Monroe County's off-the-beaten-path gems

Part of a special anniversary section
published in the Pocono Record on April 1, 2011,
as Monroe County turned 175.

If you think all you need to know about history you learned in junior high, think again.

Sure, you can win points playing Trivial Pursuit or watching ”Jeopardy’ if you know how many children Paul Revere had or what beverage was promoted by President Jimmy Carter's brother.

(The answers are: 16 children and Billy Beer.)

Monroe County has some history that is not only worth reading about but visiting, too.

Here are some off-the-beaten-path places to visit:

The Devil‘s Hole

Where: From Route 940, follow Devils Hole Road into State Game Lands 221 in Paradise Township

Significance: The Devil's Hole is a narrow, rocky and deep canyon. Devil's Hole Creek forms the canyon, and there is a network of hiking trails.

Folklore surrounds the area known as The Devil's Hole. The name comes from a large lake that used to exist in the area and was reportedly washed away in the flood of 1955. According to local stories, this lake was bottomless, and anyone who dared swim in the lake would sink and go straight to hell.

According to the archives at Monroe County Historical Association, there are a number of ruins along the trail including:

  • Ruin 1: Residence once known as "Seven Pines Lodge" that was washed out in the flood of 1955. The legend tells that the area was named "Seven Pines Mountain" for seven early settlers who were hanged from seven pine trees by seven American Indians.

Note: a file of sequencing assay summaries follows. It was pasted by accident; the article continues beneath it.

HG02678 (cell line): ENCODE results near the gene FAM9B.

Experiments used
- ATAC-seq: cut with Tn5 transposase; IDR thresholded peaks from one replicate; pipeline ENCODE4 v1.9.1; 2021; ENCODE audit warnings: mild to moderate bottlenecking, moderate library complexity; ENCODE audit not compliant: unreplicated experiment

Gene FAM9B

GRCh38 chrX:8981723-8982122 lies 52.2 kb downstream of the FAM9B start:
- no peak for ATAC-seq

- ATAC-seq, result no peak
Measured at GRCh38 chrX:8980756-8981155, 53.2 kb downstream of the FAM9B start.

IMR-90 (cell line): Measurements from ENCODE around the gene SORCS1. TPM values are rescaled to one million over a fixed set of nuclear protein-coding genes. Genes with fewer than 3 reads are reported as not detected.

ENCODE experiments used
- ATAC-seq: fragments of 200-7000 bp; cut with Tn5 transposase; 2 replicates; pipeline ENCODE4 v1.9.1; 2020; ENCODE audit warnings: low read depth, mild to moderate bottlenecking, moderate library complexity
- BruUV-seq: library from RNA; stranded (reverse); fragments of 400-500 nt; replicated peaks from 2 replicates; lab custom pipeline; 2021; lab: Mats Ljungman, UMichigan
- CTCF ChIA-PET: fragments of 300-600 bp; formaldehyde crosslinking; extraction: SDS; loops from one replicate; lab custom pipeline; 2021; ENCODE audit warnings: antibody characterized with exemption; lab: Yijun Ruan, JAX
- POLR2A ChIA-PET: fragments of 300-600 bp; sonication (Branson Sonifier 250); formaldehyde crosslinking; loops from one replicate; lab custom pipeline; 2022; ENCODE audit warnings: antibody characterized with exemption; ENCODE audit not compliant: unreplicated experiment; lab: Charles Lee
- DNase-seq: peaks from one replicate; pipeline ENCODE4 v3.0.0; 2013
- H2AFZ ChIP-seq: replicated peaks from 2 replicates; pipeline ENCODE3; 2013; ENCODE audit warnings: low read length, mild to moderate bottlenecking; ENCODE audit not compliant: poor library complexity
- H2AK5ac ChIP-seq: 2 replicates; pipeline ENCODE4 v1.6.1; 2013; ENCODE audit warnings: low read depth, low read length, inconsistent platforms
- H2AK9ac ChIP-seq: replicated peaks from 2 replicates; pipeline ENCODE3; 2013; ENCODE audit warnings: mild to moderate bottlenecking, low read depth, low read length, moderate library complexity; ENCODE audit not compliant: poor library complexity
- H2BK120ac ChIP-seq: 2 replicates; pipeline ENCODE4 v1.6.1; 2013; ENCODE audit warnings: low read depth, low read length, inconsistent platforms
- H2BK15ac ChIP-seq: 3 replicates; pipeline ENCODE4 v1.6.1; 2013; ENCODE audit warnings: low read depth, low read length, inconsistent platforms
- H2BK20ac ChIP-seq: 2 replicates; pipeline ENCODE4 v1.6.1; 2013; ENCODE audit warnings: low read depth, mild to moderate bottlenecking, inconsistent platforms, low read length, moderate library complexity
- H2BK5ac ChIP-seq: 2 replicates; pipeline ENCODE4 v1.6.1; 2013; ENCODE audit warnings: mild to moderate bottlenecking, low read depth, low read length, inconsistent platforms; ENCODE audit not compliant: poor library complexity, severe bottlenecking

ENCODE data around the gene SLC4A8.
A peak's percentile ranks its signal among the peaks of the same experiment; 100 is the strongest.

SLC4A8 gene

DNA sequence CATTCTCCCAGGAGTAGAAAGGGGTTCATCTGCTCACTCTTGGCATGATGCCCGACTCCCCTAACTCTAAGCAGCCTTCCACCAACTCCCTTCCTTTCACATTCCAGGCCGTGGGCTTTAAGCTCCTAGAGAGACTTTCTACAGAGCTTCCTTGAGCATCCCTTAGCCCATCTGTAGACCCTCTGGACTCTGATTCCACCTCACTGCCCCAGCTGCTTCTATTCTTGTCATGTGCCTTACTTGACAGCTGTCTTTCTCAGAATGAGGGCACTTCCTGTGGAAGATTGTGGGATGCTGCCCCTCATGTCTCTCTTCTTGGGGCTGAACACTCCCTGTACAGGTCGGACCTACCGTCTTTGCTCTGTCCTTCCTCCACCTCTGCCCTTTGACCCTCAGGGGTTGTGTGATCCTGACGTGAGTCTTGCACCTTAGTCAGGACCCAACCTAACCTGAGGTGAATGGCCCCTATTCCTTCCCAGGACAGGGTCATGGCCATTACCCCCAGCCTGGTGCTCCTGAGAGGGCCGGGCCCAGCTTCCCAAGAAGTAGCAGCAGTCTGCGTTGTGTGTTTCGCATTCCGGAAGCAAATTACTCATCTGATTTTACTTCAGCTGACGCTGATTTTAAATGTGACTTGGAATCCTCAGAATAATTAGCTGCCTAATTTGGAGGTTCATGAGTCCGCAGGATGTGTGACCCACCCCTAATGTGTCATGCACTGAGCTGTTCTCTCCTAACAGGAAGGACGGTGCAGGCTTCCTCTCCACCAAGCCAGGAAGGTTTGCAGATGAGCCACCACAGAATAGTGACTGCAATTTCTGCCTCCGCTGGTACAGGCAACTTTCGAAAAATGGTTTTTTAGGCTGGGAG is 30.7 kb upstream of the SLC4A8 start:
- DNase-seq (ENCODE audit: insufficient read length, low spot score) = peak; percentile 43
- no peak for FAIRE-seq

• Ruin 2: Power dam/powerhouse. Also washed away in the flood.
  • Ruin 3: Williams farmhouse.
  • Ruin 4: A sanitarium was built in 1910 and burned down in 1911. The foundation and chimney still stand.

Norton Mausoleum

Where: Stroudsburg Cemetery, Dreher Avenue, Stroudsburg

Significance: Col. Emery Ebenezer Norton (1816-1901) and his wife, Jeanette Norton, are interred in this prominent temple-style mausoleum in Stroudsburg Cemetery. Norton left home at age 16 — with only 17 cents in his pocket — to make his way in the world.

Norton worked in a law office and, by age 20, was admitted to the Bar. He purchased the law office and ran it by himself. In 1861, Norton enlisted in the Civil War with Cassius M. Clay, a veteran of the Mexican American War, and his battalion to protect the White House, President Abraham Lincoln and Washington, D.C.

Immediately following the Civil War, Norton left the Army and traveled to New Orleans, La., where he opened a law office. While in Louisiana, Norton's law practice thrived; he handled bankruptcy cases for Louisiana and Mississippi.

In 1867, the Norton family came to Stroudsburg and purchased the 183-acre John Malvern farm on Dreher Avenue near present-day Glenbrook Golf Club. The following year, the Nortons had an extensive addition built on the side of the old farmhouse that featured a three-story castlelike wall and tower, long thin windows, and a balcony. Many locals referred to the property as Norton Castle.